State Senate Majority Leader Andrea Stewart-Cousins said Tuesday that raising taxes by $8 billion will help New York recover from the “cataclysmic” impact of the coronavirus pandemic.
Stewart-Cousins (D-Yonkers) defended the Democratic-led Senate’s proposed tax hikes on the wealthy income taxpayers, investors and corporations despite the state coffers receiving an federal infusion of $12.6 billion under the $1.9 trillion COVID-19 stimulus package.
“We’re asking people who have a lot more to help a little more to make sure our recovery is a sustainable recovery,” Stewart Cousins said, during a virtual press briefing with reporters.
“There is so much we need to do. I’m confident that we are setting ourselves for a recovery not just for a few, but for everyone.”
She lauded the federal aid to help New York “heal” from the devastation caused by the pandemic. But she said it wasn’t enough to meet the pressing needs of citizens or put Albany on a stable financial footing.
US. Senate Charles Schumer, the senate majority leader in Congress, said the federal aid going to Albany wipes out the state’s projected budget deficit, suggesting state tax hikes aren’t needed.
The nearly identical tax hikes proposed by fellow Democrats in both the state Senate and Assembly to boost spending by more than 20 percent poses a major challenge to weakened, scandal-scarred Gov. Andrew Cuomo.
For the first time during his decade-long tenure in office, Cuomo faces a potential veto-proof majority in both houses of the legislature to override any budget bills he rejects — if Democrats stick together.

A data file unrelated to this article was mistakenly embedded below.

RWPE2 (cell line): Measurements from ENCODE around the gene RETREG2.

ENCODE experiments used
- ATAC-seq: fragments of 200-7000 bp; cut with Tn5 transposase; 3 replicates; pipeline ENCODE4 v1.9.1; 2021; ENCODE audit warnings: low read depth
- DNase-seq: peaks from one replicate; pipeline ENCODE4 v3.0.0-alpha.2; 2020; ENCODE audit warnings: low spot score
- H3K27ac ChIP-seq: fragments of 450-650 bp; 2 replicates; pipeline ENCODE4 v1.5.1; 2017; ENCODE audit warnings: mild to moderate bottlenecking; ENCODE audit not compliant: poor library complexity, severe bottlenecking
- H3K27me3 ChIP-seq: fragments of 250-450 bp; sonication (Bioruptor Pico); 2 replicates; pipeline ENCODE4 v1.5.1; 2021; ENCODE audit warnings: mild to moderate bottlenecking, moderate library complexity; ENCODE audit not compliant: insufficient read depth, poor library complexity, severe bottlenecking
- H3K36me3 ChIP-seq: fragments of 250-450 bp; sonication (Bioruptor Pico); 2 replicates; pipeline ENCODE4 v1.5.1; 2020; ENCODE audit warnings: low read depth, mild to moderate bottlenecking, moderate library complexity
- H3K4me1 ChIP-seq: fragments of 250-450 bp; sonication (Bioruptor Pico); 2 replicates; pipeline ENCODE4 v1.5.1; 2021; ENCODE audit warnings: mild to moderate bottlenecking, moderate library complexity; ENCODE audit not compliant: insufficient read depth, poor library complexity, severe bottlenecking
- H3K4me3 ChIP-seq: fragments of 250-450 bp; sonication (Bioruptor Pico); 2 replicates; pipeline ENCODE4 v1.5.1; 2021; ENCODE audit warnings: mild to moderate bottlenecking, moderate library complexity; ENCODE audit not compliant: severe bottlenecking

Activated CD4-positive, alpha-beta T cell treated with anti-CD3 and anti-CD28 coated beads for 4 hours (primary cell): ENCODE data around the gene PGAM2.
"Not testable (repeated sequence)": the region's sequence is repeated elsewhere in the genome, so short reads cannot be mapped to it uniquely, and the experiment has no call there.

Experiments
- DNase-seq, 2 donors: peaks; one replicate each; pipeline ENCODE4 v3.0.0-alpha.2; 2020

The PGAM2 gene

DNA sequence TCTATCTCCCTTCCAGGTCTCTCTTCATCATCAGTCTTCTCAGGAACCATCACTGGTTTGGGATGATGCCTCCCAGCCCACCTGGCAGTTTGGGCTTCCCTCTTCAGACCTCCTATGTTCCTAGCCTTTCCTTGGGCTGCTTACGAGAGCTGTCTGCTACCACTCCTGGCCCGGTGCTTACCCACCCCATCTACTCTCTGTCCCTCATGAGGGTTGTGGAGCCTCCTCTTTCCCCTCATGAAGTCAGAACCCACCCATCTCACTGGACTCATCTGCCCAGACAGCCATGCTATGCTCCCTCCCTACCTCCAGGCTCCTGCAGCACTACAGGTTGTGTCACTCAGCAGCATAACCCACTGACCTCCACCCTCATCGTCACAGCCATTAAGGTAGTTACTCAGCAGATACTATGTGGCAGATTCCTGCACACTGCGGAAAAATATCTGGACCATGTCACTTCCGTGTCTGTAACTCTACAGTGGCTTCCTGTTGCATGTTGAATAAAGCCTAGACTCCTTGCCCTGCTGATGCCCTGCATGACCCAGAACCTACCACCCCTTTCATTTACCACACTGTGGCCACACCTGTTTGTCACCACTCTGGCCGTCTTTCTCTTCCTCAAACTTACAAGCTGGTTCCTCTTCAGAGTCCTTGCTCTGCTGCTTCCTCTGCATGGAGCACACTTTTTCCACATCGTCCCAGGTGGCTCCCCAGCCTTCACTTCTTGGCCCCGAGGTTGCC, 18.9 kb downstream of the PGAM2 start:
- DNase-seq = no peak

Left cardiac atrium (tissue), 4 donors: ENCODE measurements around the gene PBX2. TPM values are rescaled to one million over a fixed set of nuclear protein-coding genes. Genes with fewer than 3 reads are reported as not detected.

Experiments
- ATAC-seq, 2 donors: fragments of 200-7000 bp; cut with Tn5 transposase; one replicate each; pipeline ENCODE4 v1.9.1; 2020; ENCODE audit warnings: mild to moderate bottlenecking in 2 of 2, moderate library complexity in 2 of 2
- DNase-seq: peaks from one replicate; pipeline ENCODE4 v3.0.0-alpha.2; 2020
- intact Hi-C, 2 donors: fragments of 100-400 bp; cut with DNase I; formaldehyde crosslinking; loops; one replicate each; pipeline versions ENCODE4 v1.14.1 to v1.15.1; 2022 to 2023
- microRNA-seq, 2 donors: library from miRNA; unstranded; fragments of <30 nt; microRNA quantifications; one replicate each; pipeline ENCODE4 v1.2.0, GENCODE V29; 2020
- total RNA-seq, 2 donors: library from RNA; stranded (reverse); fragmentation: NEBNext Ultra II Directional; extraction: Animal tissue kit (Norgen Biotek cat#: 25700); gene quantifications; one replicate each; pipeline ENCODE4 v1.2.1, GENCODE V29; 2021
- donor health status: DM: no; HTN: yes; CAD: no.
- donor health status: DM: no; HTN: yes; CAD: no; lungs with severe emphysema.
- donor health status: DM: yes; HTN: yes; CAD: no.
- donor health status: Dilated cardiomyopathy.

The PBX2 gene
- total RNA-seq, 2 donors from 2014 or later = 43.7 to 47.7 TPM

Stewart-Cousins said she hasn’t even personally spoken to the governor about adopting a new budget, which is due on April 1. She previously called on Cuomo to resign over his COVID-19 twin nursing home and sexual harassment accusation scandals.
Cuomo’s executive budget plan released in January proposing raising income taxes on the wealthy from a top rate of 8.82 percent to 10.8 percent to generate $1.5 billion. But that was before the federal relief package directed $12.6 billion to the state treasury.
The Senate and Assembly plans would raise the top income tax rate on the super-wealthy to 11.85 percent, and include a 1 percent tax on capital gains, a three percentage point increase in the corporate franchise tax and a two point jump in real estate taxes.
During an event on Long Island Monday, Cuomo cautioned about going overboard with tax increases.
“This is a very delicate moment…. There are significant revenue raising proposals. How you raise revenue can actually raise revenue or can cost you revenue,” said Cuomo, who has defiantly resisted calls to step down.
“If you’re not careful with the way you do it, you may actually lose money for the state because businesses and residents will make changes,” he said.
Business leaders and some budget watchdog said raising taxes is unnecessary and counterproductive and will cause taxpayers and businesses to flee.
But Stewart Cousins dismissed those concerns Tuesday.
“There is so much we need to do in these extraordinary times,” Stewart-Cousins said.
“We’ve seen the inequity in education and health care…. Businesses have been impacted. People are trying to hold on to their housing for dear life…. their homes for dear life.”
She said the state has to spend on education, housing, health care and other needs “the way we should.”